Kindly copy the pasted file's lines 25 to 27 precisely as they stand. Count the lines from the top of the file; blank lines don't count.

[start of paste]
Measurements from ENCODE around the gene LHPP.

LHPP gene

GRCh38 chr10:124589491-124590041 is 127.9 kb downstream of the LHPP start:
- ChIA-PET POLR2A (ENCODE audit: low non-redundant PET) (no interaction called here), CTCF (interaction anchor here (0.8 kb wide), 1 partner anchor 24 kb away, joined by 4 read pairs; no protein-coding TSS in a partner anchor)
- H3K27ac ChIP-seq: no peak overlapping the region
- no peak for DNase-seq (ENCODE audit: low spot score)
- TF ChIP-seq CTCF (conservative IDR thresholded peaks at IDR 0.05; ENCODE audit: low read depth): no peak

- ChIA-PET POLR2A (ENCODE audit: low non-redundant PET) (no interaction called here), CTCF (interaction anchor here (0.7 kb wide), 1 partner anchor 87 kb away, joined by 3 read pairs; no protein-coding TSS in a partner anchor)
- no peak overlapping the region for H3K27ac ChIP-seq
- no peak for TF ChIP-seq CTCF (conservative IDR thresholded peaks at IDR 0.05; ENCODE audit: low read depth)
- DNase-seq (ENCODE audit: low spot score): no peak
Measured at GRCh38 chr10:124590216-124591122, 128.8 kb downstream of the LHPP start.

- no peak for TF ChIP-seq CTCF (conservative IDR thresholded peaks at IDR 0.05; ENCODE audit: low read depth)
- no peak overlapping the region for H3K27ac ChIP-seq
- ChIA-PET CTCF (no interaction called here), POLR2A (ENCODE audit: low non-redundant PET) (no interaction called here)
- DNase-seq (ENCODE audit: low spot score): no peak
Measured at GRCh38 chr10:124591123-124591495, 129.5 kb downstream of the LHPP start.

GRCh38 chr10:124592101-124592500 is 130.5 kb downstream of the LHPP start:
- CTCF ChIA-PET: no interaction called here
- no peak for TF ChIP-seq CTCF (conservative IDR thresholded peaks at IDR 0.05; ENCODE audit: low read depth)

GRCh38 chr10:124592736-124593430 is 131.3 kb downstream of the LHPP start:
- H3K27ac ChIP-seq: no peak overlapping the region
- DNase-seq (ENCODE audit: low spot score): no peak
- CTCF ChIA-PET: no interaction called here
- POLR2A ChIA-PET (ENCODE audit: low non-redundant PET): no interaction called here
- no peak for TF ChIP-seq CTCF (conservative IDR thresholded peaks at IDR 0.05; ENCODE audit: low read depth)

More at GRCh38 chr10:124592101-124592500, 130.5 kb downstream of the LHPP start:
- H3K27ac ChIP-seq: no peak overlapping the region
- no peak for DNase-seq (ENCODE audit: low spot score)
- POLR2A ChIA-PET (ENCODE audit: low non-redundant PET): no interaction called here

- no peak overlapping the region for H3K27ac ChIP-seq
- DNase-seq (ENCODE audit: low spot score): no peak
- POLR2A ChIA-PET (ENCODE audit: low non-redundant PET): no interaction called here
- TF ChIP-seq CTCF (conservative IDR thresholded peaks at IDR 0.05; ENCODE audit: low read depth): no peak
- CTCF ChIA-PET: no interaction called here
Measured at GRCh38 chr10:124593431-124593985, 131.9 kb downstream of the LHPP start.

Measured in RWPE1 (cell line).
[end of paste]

- POLR2A ChIA-PET (ENCODE audit: low non-redundant PET): no interaction called here
- no peak for TF ChIP-seq CTCF (conservative IDR thresholded peaks at IDR 0.05; ENCODE audit: low read depth)

More at GRCh38 chr10:124592101-124592500, 130.5 kb downstream of the LHPP start: